Even if we were ready to resume arms sales on a large scale basis-which is unlikely in any event-we could not significantly affect the policies of India and Pakistan. These policies are set by geo-political factors and matters of basic national interest which could not be significantly influenced by our arms policy.

- At present neither the USSR nor Communist China seems likely to make major additional political inroads in South Asia via the military supply route. Both India and Pakistan can be counted upon to follow essentially non-aligned foreign policies and their military establishments will not succumb to Communist influence. However, we will wish to watch the effect of our arms policy on Soviet and Chinese influence in Pakistan as Pakistan evolves toward new political institutions.

- There are some members of Congress who believe we should not remain out of the South Asian arms picture but a more vocal and influential group, especially in the Senate, would criticize United States reinvolvement in South Asian military supply. We obviously should change the policy despite anticipated Congressional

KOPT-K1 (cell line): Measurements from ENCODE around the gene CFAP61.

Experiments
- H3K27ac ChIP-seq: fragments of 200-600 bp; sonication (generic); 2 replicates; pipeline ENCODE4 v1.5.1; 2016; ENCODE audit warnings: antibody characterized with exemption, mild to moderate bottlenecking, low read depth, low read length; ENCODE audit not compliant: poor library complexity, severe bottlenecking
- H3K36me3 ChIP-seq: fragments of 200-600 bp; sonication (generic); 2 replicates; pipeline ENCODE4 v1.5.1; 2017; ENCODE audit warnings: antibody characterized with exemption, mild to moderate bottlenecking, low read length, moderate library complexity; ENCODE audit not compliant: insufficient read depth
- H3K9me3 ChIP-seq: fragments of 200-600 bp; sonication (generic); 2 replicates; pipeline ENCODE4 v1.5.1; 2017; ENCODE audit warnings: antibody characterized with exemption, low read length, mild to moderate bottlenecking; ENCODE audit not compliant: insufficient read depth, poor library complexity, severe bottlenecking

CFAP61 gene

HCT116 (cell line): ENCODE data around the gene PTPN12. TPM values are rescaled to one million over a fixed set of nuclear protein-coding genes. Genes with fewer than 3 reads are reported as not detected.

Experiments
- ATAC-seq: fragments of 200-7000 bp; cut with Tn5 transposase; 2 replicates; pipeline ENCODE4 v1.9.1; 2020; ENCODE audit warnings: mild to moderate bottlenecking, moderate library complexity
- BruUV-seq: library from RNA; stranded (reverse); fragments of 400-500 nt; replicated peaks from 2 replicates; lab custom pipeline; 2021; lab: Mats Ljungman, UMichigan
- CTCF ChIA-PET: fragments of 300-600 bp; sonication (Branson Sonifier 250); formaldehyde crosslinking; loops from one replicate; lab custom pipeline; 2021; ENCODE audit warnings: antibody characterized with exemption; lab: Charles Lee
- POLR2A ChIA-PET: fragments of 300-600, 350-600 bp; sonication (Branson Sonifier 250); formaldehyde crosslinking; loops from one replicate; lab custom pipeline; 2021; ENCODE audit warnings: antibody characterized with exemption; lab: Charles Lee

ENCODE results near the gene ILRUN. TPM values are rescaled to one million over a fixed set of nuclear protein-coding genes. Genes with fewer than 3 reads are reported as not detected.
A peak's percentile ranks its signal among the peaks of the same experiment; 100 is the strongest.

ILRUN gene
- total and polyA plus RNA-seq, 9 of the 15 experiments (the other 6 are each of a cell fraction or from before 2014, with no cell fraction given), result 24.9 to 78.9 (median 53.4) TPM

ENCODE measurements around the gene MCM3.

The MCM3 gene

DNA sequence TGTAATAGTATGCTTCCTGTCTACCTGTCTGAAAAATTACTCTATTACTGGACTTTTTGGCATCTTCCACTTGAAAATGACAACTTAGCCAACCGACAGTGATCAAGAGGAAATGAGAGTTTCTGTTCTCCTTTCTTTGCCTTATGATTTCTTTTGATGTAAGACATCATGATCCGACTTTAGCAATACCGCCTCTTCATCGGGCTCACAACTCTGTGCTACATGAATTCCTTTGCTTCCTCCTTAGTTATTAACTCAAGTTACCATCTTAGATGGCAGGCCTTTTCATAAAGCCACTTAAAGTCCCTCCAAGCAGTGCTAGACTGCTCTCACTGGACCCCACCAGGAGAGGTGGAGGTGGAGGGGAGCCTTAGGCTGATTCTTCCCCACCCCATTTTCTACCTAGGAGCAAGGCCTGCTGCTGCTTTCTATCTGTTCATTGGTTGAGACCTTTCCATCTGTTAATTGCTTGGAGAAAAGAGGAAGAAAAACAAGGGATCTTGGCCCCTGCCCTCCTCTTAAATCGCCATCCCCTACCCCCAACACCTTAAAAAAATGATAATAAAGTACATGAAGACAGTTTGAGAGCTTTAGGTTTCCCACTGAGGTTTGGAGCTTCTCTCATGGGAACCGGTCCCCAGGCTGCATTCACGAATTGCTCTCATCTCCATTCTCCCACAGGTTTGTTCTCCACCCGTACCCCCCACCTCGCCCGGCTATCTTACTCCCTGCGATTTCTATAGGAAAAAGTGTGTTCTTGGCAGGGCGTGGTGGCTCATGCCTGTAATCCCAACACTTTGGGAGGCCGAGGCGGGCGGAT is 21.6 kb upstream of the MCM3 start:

criticism if our political and security interests dictate. However, as previously noted, our interests do not require and change of policy in this instance.

 

If you agree to uphold the present embargo, I think we should convey the word to India and Pakistan in terms of a decision to keep the military supply question under continuing review. Such a formula might be slightly better from the Pakistan viewpoint and, by keeping the issue some what open, might give us certain political advantages in future dealings with India.

 

While recommending that we maintain the status quo, I realize that you may feel some obligation to President Yahya. This might take the form of providing some military equipment

Recent Developments Affecting South Asia Military Supply Policy Issue

 

I . The Indians began flirtations last summer on the Hanoi recognition issue but backed off -at least temporarily-in view of our objections. Ambassadors Keating and Farland have recommended that we not link our arms policy with the Hanoi issue. The two, nonetheless, have become somewhat inter-related. In the current charged political atmosphere in India, a change in United States policy might generate pressures on the Indian Government to revive the Hanoi recognition question.